more polar solution will be more attracted to the silica, and is therefore more likely to occupy the
space on the stationary phase, this means the less polar solution will move further up the plate,
resulting in a higher Rf value.7
A buffer solution is a solution which can resist changes in pH despite adding an acid or alkali to
it; they have a constant pH. These buffer solutions are made by mixing a weak acid with its
conjugate base, or a weak base with its conjugate acid, this way it is possible to make a buffer
solution with any pH desired. A buffer works due to an equilibrium reaction between the weak acid
and its conjugate base, i.e. HA (aq) H+ (aq) + A- (aq). If more H+ were added to the solution it
would disturb the equilibrium and push it further to the right. A- ions from the salt would react with
these extra H+ ions, forming HA and water, preventing a dramatic fall in pH. In the same way that if
A- ions were added, H+ ions are removed from the solution because the acid produces more H+
which once again prevents a dramatic rise in pH. Both the weak acid and its conjugant bases need to
be present in a buffer solution, this is because there must be plenty of HA to act as a source of H+
ions and A- ions when necessary, these act as a sink if anything extra is added.8
The donation of these H+ ions can be measured using the pH scale. The scale measures how much
acid or alkali is present in a given solution. If the ratio of hydrogen ions is greater than the hydroxyl
ions, the solution is acidic, having a pH that is less than 7. If the hydroxyl ions have a higher ratio to
hydrogen ions, the solution is basic, having a pH of more than 7. If there are equal parts hydrogen
to hydroxyl ions, the solution is neutral with a pH of 7. The ‘p’ in
pH stands for power and the ‘H’ stands for number of H+ ions,
therefore pH means the amount of H+ ions in a solution, and can be
defined as pH= -lg[H+(aq)] 9, where H+ is the concentration.
Techniques
Titration is a method usually used to find an unknown
concentration of a known reactant. However, in order to find the
pH of the mid-point colour change, titration can be used in
conjunction with a pH meter. An indicator is added in order to
visibly see the mid-point colour change or, the end point in an acid- Picture of Titration Practical
base titration. The end-point when finding the mid-point colour
change is when Kin = [H+(aq)] × [In-(aq)] / [HIn(aq)] and pKin =
-log10 Kin . This means that the mid-point colour change occurs when
pH=pKin10. Indicators are weak organic acids that appear different
colours in their dissociated and undissociated forms. It works by
the shifting of the equation, applying Le Chatelier’s principle, for example, if the indicator was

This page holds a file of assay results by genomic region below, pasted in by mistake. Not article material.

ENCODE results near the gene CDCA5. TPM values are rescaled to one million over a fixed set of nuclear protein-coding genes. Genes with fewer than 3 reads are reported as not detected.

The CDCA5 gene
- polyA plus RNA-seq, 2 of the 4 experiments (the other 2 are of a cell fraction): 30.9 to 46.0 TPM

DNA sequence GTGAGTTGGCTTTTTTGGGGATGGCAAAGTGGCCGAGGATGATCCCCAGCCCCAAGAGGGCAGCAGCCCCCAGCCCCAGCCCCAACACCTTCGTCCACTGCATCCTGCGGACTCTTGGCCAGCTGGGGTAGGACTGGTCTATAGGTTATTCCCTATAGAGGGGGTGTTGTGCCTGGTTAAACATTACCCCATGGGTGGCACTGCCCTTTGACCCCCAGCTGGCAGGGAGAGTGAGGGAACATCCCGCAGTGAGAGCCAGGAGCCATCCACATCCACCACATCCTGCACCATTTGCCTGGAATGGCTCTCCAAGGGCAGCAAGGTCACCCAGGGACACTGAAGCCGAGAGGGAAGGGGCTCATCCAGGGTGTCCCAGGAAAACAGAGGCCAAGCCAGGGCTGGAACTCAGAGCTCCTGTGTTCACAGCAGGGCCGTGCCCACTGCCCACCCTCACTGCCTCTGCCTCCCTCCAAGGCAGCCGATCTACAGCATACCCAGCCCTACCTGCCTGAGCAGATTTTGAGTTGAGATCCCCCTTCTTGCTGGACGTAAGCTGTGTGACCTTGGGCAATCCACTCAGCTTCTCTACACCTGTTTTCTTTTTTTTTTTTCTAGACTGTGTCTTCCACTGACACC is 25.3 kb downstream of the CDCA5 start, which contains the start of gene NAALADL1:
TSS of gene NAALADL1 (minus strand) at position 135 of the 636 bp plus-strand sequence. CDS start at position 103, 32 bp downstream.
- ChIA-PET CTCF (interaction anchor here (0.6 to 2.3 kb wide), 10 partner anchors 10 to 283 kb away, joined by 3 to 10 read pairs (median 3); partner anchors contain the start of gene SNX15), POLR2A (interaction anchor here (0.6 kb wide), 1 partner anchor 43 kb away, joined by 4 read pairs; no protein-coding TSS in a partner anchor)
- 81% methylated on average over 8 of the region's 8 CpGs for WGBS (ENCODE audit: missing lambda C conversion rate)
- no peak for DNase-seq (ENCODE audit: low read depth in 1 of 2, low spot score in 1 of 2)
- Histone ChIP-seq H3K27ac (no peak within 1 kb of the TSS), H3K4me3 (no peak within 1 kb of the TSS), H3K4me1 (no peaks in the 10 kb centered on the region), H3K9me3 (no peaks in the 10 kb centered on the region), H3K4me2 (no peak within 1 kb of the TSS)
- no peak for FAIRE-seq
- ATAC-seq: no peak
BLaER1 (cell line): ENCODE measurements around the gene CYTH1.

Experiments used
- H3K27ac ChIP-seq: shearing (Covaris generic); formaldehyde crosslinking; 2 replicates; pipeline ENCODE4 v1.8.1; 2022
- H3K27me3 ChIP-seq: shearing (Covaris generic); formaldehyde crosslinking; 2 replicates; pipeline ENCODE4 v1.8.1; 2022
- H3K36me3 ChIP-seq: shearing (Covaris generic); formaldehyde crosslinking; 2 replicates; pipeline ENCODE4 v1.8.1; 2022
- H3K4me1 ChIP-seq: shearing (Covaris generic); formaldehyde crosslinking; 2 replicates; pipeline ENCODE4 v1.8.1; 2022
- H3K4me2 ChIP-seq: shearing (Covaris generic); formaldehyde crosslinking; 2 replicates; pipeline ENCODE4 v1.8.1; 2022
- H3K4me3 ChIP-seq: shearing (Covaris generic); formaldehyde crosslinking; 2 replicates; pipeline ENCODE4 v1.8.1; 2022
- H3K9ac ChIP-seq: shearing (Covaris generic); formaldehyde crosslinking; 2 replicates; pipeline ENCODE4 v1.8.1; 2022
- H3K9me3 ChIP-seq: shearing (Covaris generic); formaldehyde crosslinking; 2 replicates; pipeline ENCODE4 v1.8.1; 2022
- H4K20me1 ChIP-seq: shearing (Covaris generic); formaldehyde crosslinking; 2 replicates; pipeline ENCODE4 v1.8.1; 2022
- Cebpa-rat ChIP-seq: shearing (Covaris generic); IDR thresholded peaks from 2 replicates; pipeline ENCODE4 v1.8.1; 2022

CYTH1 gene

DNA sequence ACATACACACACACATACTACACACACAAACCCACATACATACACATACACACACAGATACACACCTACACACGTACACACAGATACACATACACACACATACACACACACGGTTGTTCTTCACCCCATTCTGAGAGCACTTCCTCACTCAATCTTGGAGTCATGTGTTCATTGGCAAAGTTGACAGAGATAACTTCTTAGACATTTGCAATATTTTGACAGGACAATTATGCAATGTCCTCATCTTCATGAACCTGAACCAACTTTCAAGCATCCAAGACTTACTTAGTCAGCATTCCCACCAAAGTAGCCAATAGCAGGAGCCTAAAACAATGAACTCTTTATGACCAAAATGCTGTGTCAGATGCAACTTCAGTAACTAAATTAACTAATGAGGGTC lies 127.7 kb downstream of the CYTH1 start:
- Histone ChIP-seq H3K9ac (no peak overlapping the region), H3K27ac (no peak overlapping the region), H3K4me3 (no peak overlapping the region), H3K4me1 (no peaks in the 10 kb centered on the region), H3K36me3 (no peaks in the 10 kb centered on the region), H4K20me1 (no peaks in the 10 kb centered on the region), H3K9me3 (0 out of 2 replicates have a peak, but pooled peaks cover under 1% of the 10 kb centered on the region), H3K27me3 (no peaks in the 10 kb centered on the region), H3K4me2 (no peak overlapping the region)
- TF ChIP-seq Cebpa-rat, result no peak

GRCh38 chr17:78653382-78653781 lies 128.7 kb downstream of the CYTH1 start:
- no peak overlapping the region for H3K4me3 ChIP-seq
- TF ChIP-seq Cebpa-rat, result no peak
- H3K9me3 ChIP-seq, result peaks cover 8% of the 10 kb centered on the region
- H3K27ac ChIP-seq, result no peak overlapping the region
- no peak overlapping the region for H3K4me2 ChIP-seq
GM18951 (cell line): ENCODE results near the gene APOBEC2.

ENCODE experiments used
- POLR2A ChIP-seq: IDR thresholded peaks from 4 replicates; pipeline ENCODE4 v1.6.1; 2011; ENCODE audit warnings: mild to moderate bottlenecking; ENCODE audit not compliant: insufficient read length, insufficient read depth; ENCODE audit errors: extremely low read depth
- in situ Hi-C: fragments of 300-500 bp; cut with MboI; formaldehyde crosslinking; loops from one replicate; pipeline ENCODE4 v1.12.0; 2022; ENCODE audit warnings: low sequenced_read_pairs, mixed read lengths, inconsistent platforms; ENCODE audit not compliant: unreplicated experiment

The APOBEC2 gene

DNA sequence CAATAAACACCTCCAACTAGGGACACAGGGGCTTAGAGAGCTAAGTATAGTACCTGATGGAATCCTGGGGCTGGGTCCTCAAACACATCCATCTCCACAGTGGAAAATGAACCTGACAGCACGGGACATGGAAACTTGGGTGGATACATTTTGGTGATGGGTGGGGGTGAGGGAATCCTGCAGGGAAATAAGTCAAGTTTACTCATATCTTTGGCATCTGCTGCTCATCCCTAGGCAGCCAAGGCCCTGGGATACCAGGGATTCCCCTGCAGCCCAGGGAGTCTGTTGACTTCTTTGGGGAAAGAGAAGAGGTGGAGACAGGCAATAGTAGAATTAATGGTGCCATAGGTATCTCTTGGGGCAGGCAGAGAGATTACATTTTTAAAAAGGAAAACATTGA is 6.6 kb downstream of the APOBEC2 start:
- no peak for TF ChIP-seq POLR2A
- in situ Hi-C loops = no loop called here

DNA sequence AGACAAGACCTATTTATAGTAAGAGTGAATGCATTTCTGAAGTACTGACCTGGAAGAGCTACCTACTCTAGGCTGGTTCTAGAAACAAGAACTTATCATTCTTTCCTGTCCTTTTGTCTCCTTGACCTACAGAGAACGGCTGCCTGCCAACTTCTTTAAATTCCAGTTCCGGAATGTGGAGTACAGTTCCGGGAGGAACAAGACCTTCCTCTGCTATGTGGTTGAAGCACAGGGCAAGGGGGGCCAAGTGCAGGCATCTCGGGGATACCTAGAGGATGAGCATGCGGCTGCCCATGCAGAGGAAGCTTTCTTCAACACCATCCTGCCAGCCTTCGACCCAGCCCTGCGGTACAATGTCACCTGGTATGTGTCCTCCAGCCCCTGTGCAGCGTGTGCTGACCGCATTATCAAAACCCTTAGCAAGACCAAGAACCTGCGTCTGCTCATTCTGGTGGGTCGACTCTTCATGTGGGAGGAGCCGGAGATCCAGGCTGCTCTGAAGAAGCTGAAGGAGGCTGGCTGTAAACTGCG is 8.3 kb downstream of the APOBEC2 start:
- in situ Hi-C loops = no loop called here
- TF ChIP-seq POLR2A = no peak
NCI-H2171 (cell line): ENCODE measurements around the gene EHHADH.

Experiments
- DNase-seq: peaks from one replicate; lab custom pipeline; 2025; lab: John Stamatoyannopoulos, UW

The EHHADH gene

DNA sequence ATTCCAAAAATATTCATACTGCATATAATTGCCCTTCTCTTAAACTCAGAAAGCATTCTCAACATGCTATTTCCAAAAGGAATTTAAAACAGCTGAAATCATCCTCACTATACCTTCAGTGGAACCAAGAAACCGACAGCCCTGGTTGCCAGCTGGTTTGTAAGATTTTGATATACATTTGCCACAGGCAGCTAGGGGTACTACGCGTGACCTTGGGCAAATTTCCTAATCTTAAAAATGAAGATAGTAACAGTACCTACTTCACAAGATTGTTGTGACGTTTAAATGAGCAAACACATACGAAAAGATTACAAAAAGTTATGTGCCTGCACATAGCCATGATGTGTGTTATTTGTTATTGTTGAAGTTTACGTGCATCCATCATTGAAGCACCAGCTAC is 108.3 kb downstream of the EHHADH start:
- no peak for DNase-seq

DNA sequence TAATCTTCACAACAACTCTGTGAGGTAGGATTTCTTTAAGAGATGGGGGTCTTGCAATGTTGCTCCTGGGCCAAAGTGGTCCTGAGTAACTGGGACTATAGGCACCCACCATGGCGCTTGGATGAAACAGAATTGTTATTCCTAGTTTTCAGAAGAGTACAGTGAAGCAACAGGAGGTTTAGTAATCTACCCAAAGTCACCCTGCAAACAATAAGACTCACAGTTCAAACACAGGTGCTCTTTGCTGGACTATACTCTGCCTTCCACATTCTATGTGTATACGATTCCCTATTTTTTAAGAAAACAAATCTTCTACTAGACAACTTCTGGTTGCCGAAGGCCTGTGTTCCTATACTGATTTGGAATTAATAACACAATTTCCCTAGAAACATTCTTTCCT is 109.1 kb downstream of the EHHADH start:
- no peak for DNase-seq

bromothymol blue the excess H+ ions in the solution would shift the equilibrium to the left, making
it appear yellow. When an alkali solution is added the OH- ions will react with H+ ions to form
water, which removes the H+ ions. This shifts the equilibrium to the right in order to restore the
balance, resulting in a colour change to yellow.11
In order to find the mid-point colour change using the titration technique, the equipment should
be set up the same as if doing an acid-base titration. The indicator should be added to the NaOH or
in the conical, it is not important which solution is in the flask or the burette. Draw a table to record
how much is HCl added to the NaOH and to record the pH at those specific amounts. Titrate the
HCl into the NaOH and measure the pH at the amounts decided using the pH meter (see below).
A pH meter measures the acidity or alkalinity of a solution. A pH meter is a combination
electrode and has two electrodes within it; the internal electrode and the reference electrode, which
are made of the same thing. The internal electrode is the one that interacts with the environment, the
reference electrode acts as a
stabiliser. The sensing part of the
electrode is typically a specific glass
bulb at the bottom; this is what goes
into the solution. This is coated both
inside and out with hydrated gel, but
separated by a layer of dry glass.
There is sometimes a small amount Picture of pH meter
of participate sitting in the bottom of
the bulb. It is shaped as a bulb to
encourage the mobility of Na+ ions,
meaning they can diffuse into the
solution being measured, and then the
H+ ions, which indicate pH, can
diffuse into the hydrated gel. The H+
does not pass the gel of the electrode, it is the Na+ ions that do, allowing a change in free energy.